Another memory involved a visitor. We had a ton of relatives over to the house for Christmas Eve. The house was packed. Lots of cousins. At one point in the evening, the door bell rang. It was Santa. Someone dressed up and came over, knew the names of at least me and my sibilngs, passed out a few gifts, and left. Nobody knew who he was. Certainly none of my relatives did since they didn’t live within thirty miles of us. To this day, my mother insists no one in the house knew who the guy was, and all neighbors who could have been the guy (based on his size) had alibis. A real Christmas mystery. Merry Christmas.

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  4. I don’t have many memories of Christmases past. I barely have any memory of last week!

    I do remember my parents trying to convince me that I just missed seeing Santa Claus before he escaped up the chimney once. I was less than 3 years old. I don’t remember if I believed them at the time. I don’t remember ever believing in Santa Claus.

    As to visiting an old folks home–Next month, my wife and I are moving to an old folks home to live. Well, not really an old folks home–more of a senior citizen community. I am, In guess a senior citizen now, although I rarely feel old.

    Anyhow, Merry Christmas to you and yours.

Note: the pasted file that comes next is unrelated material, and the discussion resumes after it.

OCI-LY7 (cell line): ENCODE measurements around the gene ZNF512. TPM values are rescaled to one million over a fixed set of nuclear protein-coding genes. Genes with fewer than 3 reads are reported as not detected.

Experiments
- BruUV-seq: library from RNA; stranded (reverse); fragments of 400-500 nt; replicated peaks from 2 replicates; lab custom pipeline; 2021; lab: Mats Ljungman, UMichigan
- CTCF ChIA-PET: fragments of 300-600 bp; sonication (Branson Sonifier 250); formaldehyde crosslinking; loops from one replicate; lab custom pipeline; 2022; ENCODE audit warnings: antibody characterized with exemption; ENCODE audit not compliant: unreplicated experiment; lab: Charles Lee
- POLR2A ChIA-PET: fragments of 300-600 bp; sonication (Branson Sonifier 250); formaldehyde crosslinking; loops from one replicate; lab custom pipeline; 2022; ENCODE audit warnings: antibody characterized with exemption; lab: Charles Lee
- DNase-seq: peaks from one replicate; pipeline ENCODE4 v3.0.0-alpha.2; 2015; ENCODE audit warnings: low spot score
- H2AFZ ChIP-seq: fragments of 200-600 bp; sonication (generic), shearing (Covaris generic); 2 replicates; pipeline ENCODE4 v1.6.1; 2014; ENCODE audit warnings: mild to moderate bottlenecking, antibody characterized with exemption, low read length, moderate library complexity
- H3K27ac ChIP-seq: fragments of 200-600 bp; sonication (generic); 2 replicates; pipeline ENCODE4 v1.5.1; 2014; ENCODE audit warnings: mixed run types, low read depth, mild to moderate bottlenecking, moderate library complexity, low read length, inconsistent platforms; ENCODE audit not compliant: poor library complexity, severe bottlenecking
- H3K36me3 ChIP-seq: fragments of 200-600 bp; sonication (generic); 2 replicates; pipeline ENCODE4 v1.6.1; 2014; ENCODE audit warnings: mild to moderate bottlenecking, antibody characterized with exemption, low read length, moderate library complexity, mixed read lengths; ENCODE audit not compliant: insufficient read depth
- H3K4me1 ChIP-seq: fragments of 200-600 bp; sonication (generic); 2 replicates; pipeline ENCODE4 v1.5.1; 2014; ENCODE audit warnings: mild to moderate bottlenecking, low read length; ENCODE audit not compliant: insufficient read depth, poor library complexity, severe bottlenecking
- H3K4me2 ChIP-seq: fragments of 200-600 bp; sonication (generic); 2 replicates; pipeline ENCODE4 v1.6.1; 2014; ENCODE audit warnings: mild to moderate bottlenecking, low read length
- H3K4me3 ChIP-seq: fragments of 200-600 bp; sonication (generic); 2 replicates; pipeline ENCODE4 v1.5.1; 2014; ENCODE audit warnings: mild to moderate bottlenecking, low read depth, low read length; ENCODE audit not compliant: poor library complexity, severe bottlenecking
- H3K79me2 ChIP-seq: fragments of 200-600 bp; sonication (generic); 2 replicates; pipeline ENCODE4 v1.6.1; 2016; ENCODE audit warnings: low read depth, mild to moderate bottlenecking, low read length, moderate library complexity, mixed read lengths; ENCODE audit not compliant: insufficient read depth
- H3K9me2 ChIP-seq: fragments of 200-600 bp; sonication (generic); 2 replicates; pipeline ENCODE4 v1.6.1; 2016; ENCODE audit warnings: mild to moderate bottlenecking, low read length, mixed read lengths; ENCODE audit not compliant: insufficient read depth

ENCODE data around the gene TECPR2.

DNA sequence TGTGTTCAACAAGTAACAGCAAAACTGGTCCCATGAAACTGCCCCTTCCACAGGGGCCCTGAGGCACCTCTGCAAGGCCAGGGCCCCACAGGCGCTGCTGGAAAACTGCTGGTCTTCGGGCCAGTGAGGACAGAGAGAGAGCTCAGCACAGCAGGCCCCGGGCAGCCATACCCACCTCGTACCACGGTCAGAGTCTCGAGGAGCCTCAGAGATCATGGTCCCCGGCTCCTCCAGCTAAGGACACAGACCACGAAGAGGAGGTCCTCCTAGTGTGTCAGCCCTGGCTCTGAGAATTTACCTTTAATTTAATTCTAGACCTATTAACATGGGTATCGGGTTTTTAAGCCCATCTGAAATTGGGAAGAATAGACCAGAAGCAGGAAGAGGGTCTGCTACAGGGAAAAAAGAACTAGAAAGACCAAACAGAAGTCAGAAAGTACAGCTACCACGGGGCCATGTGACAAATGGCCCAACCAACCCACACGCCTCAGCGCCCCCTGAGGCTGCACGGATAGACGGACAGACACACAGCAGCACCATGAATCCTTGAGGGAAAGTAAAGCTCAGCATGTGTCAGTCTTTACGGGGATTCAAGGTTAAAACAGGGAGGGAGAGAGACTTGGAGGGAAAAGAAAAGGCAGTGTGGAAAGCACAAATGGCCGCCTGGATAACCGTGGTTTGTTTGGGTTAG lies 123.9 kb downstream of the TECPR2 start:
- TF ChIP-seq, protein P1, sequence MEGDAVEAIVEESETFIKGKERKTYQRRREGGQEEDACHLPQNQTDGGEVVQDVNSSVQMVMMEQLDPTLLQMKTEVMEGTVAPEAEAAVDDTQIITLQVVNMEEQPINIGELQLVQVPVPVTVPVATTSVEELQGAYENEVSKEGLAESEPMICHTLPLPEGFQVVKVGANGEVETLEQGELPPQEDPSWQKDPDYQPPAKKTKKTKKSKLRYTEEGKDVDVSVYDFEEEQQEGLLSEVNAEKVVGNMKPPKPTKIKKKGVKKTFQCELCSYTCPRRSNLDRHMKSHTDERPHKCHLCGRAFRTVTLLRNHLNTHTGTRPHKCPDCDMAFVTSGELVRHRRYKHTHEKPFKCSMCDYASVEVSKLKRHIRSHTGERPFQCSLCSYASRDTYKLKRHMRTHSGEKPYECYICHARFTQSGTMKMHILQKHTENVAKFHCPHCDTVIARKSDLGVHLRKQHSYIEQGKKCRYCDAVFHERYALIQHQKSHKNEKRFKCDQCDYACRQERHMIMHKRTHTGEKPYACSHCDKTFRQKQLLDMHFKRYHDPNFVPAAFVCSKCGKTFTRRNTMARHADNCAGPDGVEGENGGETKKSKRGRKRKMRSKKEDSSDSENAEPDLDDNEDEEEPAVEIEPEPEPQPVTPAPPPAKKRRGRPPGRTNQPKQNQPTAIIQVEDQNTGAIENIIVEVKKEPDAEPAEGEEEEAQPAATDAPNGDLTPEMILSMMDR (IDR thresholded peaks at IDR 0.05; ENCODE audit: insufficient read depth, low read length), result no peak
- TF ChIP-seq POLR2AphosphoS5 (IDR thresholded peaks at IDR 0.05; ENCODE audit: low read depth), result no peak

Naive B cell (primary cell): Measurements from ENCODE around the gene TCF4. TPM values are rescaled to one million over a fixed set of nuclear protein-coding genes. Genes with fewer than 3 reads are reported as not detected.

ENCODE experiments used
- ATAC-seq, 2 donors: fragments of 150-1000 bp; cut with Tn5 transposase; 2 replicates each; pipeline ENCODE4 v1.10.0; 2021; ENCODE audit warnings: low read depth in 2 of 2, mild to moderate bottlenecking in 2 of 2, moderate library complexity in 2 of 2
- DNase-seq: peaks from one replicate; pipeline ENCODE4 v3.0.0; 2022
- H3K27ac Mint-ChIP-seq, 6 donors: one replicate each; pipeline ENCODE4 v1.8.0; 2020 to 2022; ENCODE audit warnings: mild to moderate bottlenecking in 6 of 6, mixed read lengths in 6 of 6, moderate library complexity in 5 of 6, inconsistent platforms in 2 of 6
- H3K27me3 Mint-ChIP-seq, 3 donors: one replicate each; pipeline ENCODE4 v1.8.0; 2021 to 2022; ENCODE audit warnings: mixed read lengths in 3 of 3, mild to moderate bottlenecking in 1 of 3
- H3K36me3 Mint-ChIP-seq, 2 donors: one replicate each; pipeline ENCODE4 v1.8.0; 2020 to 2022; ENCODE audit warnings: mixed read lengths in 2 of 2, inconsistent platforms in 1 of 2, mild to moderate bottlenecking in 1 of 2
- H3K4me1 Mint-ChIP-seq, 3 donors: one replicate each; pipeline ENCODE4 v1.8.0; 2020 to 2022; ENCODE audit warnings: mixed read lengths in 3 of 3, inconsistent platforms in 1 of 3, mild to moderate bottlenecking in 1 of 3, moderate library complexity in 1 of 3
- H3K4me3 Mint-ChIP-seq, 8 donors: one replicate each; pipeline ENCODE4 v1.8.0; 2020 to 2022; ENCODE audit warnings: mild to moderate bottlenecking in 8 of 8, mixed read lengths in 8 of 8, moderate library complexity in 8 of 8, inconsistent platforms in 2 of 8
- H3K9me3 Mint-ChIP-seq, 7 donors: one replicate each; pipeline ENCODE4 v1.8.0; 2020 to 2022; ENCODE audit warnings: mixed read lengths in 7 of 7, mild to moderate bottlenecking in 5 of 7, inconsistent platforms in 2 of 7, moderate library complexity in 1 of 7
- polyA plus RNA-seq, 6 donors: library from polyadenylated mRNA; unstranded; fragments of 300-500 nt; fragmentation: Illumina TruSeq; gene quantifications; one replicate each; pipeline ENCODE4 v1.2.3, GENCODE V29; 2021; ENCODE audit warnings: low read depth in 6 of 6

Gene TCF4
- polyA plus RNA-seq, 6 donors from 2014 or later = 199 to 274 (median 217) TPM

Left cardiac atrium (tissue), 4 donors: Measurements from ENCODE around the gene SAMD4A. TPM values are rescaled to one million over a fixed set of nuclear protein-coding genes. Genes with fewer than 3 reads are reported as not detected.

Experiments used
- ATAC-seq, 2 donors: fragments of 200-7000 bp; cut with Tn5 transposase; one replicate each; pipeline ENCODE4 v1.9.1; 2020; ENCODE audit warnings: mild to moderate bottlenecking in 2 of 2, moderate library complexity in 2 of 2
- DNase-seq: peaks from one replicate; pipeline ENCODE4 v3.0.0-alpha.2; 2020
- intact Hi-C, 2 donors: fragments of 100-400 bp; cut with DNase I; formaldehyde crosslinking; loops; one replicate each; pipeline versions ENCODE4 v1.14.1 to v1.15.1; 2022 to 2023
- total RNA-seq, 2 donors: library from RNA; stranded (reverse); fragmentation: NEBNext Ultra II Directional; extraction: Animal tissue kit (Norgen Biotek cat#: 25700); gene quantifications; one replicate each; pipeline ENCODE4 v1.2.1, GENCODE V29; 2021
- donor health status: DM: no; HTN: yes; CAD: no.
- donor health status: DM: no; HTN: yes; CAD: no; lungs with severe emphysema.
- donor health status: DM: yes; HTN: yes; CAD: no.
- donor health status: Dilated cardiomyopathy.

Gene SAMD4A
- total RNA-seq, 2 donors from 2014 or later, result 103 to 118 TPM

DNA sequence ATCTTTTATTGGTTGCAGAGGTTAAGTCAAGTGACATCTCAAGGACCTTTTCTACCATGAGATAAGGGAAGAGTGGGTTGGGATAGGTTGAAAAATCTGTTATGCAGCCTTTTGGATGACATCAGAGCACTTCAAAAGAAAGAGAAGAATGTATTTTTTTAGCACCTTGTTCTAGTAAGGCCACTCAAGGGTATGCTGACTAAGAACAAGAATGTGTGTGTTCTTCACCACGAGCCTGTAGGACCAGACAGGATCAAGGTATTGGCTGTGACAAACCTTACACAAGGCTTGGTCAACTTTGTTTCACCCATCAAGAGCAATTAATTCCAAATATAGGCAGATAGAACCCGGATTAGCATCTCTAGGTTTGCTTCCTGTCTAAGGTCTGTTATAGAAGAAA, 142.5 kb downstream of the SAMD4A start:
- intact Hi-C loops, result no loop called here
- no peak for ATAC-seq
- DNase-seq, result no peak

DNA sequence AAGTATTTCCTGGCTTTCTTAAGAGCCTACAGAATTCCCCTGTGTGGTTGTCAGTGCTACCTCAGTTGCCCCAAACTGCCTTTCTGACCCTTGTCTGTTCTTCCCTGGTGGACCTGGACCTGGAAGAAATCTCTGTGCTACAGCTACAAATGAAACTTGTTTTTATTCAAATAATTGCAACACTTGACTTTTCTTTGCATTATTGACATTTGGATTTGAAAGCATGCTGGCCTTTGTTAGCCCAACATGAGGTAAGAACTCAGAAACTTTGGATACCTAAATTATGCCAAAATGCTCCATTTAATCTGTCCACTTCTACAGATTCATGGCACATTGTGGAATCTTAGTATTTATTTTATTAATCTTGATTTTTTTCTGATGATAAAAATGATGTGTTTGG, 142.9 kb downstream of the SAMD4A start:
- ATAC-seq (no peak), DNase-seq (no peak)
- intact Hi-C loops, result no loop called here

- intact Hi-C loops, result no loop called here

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  5. Oh wait. Now a memory comes to me. A previous wife and I were visiting my daughter, who was residing in a group home while the details of my regaining custody of her were being worked out. We were going to take her out to dinner.

    The group home housed, primarily, girls who had been abandoned, or thrown out of their homes, or parents in jail, or had run away from home, or had gotten into legal troubles of their own.

    One of the girls asked us if she could come with us. The sincerety of the requeast affected me greatly. I asked, and subsequently received permission to furnish Thanksgiving dinner for all the residents of the home. We had a wonderful Thanksgiving with the girls, and later, after a woman from our church learned what we did, we started a weekly bible study and fellowship with the girls in the home. On Christmas, several more ladies from our church bought Christmas gifts for the girls.

    The whole thing snowballed and continued long after we had stopped participating in the studies ourselves. I now live 1100 miles away, with a different wife, but the last I heard, the churches girls group home ministry was still thriving.

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  6. I have memories of the whole family (25 people plus) crowding into my grandparents house in LA on Christmas eve. We would feast on oyster dressing and crawfish. We would sing around the piano, old hymns or Christmas carols. We always read the Christmas story, usually combining Matthew and Luke. We would then open gifts, one at a time. This party lasted past midnight.

    If there were Christmas eve services, that would be put in the mix as well.

    My grandparents are gone. The last one went home just 4 years ago. I know that their Christmases are more grand now than we could ever imagine.

    kw